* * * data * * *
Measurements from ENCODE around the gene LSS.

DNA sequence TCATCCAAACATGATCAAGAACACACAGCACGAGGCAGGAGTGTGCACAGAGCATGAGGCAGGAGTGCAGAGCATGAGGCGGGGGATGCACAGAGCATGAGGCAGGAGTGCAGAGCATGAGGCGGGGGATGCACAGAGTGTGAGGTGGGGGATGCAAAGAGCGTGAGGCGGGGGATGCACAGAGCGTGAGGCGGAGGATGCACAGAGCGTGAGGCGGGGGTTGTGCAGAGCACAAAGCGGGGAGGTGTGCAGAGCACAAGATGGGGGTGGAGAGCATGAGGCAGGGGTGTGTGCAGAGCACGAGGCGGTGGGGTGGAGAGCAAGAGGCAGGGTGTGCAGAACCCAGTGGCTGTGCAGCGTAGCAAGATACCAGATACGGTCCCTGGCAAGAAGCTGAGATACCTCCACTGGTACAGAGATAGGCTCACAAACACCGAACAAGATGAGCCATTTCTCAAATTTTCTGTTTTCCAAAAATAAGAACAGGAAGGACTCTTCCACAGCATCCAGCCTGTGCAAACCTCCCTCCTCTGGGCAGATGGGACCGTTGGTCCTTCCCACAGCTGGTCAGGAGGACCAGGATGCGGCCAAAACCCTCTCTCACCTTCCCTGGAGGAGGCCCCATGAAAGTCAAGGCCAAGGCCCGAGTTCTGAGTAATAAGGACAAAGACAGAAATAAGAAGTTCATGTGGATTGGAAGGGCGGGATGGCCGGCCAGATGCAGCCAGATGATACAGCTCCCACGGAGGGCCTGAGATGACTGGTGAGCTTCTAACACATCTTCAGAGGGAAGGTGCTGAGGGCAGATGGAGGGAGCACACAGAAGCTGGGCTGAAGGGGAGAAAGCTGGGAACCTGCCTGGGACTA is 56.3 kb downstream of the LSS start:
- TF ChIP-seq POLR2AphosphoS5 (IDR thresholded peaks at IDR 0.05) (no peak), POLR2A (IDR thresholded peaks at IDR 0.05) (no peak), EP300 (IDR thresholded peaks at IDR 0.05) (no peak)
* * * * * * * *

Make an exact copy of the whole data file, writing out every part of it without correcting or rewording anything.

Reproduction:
Measurements from ENCODE around the gene LSS.

DNA sequence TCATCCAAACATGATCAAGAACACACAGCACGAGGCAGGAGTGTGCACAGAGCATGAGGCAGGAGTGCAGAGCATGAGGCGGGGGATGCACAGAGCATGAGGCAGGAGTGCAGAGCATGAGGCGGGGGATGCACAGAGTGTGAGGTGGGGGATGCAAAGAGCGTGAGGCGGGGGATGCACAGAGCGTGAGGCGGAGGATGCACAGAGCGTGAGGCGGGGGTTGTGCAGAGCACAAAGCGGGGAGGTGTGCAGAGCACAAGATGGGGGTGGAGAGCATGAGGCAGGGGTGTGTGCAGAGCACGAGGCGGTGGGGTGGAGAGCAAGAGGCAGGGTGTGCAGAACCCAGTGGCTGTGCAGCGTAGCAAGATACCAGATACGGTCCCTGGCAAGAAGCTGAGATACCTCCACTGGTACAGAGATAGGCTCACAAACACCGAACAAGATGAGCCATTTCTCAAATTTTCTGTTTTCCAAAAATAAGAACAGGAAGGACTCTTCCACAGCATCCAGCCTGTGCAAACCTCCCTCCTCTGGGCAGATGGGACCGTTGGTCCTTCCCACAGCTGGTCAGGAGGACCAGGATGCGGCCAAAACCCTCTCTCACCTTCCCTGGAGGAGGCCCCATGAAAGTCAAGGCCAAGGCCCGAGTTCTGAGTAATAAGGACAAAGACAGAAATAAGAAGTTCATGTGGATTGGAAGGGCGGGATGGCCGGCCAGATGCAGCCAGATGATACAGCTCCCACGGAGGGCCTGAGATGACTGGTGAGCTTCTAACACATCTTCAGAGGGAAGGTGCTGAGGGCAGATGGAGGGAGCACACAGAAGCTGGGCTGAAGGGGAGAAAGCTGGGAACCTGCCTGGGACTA is 56.3 kb downstream of the LSS start:
- TF ChIP-seq POLR2AphosphoS5 (IDR thresholded peaks at IDR 0.05) (no peak), POLR2A (IDR thresholded peaks at IDR 0.05) (no peak), EP300 (IDR thresholded peaks at IDR 0.05) (no peak)